Essentially popular culture allowed me to take ownership of my own learning experience and made me the controller, constructor, seeker, disseminator and publisher of information (Dowdall, 2009). Once given control of the social and personal transformation of information I effectively became the generator of my own knowledge and understanding. This powerful learning experience was only limited by my own ability to manoeuvre and engage critically in the unstructured learning experience it offered. This aspect highlights to me the importance ‘education’ still plays in the modern world constructs of popular culture. To engage effectively in this new medium the user requires a new skill to engage with the rapidly evolving content contained within popular culture (Lev & et al, 2011) . Youth engage with popular culture in a variety of ways and for a variety of reasons, yet it is an unstructured learning experience (Buckingham, 2007) and thus the adult, be it the teacher or the parent, must support the development of skills that allow the youth to engage effectively. Popular culture in its essence is not a new construct for the classics of today where once yesterday’s popular culture, but the manner in which the youth engage and interact with it is a new construct and through examination it becomes evident that the participatory nature of popular culture requires the development of new tools, attitudes and applications to ensure constructive interaction with it. Jenkins (2010) states that 65% of American youth are involved productively with producing snippets of popular culture that actively generates knowledge and this statistic highlights the importance of preparing our students/children with the skills required to be partaking in popular cultural undertakings and activities. Today’s popular culture is effectively a transformation culture of youth learning for and about themselves separate from the adults (Black, 2004) and thus this empowering culture must be used to bridge the gap to allow the adult/educator to teach with  and not separate from, the student/youth. This creation of a cultural hybrid will thus suit the differing needs, comprehensions, wants, understanding and tasks of all participants.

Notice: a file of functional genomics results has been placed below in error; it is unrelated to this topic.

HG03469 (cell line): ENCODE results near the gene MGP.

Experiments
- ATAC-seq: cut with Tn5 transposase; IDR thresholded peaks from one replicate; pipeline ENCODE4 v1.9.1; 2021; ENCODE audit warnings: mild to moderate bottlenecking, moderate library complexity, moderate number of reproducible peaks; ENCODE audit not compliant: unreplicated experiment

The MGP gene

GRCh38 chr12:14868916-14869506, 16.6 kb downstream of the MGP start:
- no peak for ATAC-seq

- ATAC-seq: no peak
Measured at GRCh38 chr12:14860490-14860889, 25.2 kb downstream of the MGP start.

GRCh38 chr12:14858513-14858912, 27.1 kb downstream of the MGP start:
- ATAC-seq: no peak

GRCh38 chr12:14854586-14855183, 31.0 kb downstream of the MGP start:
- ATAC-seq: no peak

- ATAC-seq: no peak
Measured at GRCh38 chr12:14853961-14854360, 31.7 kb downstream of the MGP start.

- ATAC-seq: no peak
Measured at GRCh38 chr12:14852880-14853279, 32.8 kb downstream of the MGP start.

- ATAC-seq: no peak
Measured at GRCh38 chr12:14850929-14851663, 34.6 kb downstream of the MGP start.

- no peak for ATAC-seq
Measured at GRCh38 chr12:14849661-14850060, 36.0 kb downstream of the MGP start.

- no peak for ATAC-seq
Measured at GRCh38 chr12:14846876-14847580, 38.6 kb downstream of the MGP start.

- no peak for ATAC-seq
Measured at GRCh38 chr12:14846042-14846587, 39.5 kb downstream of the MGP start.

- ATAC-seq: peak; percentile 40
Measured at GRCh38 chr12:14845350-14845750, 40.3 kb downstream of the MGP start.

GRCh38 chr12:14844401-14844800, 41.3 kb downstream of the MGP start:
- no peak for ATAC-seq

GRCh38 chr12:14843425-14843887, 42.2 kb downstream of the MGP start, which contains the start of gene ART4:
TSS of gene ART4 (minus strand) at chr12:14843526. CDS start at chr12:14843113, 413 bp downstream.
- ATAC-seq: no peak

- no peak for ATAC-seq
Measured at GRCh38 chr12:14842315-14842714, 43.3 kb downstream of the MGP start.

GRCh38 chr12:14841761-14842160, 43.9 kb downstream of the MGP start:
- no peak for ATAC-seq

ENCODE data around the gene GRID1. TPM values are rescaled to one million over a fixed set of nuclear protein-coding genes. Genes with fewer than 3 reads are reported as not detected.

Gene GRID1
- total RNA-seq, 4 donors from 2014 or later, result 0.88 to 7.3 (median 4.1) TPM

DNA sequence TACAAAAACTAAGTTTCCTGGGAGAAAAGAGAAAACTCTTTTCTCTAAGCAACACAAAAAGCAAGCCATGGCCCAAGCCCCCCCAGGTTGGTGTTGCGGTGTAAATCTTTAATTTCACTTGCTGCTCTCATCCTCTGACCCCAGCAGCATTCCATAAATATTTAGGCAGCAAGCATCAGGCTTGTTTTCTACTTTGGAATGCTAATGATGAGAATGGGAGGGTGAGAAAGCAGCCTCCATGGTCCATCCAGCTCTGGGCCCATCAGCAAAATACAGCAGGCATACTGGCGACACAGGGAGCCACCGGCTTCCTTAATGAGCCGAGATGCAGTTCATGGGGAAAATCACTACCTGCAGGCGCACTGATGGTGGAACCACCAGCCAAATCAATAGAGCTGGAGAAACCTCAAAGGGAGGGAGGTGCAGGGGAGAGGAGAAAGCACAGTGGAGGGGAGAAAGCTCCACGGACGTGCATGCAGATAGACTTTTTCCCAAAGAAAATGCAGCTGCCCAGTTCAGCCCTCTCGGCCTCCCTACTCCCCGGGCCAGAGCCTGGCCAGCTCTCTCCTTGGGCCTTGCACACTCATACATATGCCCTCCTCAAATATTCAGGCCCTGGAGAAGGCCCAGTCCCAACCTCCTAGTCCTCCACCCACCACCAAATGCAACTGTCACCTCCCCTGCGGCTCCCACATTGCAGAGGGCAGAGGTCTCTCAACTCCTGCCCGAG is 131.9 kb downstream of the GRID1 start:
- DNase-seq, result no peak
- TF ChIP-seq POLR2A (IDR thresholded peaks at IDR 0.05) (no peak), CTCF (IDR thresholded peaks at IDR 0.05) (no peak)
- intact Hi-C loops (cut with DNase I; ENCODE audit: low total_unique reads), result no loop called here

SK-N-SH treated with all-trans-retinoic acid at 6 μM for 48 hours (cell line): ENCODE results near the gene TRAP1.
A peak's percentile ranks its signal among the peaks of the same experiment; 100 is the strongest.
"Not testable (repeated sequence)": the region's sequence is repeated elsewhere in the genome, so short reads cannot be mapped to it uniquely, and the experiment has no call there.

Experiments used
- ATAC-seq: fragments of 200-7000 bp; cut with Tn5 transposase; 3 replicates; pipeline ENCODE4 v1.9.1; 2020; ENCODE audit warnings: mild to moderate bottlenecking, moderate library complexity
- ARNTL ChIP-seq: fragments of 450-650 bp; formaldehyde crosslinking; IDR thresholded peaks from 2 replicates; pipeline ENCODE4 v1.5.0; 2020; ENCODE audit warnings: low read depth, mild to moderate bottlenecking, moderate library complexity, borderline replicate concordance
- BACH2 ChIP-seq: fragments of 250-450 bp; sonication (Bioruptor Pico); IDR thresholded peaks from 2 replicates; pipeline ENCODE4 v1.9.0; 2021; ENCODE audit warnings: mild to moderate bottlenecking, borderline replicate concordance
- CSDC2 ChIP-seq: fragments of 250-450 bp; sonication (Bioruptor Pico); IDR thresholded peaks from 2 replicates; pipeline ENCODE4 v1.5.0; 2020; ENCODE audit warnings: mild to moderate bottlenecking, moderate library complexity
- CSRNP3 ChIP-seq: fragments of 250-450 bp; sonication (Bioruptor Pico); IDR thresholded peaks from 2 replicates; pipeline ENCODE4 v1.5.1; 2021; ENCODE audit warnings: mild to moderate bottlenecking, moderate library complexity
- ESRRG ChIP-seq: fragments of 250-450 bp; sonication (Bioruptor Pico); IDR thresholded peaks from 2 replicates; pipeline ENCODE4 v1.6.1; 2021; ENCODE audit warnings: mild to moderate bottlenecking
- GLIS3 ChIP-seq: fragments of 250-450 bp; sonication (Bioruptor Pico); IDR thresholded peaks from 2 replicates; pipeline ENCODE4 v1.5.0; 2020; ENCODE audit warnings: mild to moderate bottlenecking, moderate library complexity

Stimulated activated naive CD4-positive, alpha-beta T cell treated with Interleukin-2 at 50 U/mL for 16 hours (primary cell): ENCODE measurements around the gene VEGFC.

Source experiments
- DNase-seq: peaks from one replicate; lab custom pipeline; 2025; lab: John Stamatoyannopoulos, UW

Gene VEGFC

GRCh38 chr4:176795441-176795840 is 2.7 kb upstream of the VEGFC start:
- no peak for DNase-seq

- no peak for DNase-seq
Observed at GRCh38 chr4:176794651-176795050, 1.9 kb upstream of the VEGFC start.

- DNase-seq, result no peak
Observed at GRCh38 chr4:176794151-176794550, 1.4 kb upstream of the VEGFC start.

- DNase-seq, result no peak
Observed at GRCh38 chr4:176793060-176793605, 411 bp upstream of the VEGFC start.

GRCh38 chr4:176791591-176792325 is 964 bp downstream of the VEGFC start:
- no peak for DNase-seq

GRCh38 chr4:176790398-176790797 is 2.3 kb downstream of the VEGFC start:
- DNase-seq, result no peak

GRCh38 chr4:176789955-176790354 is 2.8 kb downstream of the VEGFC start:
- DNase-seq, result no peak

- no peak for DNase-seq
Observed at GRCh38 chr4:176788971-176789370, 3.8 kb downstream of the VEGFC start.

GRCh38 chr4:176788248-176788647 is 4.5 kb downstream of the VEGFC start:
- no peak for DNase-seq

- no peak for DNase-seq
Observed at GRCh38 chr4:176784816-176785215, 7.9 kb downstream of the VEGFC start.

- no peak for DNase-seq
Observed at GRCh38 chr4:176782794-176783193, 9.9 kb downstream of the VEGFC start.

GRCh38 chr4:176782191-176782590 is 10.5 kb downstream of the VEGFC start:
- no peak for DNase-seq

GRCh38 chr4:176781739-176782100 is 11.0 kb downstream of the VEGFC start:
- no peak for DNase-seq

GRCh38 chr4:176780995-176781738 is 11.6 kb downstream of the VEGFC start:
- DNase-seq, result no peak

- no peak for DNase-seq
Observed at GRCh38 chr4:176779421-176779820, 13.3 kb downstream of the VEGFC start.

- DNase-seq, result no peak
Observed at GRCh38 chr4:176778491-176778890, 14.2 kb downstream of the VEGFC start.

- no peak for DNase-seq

P.S In the immortal words of Arnie in The Terminator…. I’ll be back.


Black, S. ( 2004). Teachers can engage disengaged students. The Educational Digest 67 7, 39-44.

Buckingham, D. (2007). Digital childhoods? In D. Buckingham, Beyond Technology (pp. 75-98). Cambridge UK: Polity Press.

Dowdall, C. (2009). Ch 3 Masters and Critics- children as providers of online digital texts. In V. Carrington, & M. Robinson, Digital Literacies: social learning and classroom practises (pp. 43-61). Los Angles: SAGE.

Jenkins, H. (2006, June 19). Welcome to the Convergence Culture. Retrieved from The Offical Weblog of Henery Jenkins:

Jenkins, H. (2010, June 3). TED lecture on Particapatory Culture. (H. Jenkins, Performer)

Johnson, S. (2005). Introduction : The Sleeper Curve . In S. Johnson, Everything Bad is Good for you (pp. 1-14). New York: Riverhead Books.

Lev, D. J., & et al. (2011). The New Literacies of online reading comprehension: expanding the literacy and learning curriculum. Journal of Adolescent and Adult Literacy 55 (1), 5-14.

Games: Beyond fun

The PewPew Diaries.

Most games are designed to be fun – that’s their selling point. They tell you this piece of software is the missing puzzle piece to your heart, the antidote to the restless and empty soul. These games are planned to be, intended to be fun since the day it was birthed as an idea. And its intention remained as a core objective during all stages of development, to bring “fun” to its player. Games, moments before its launch, tend to be marketed along these lines as well. Some even go as far as to estimate the hours of “fun” the game can bring.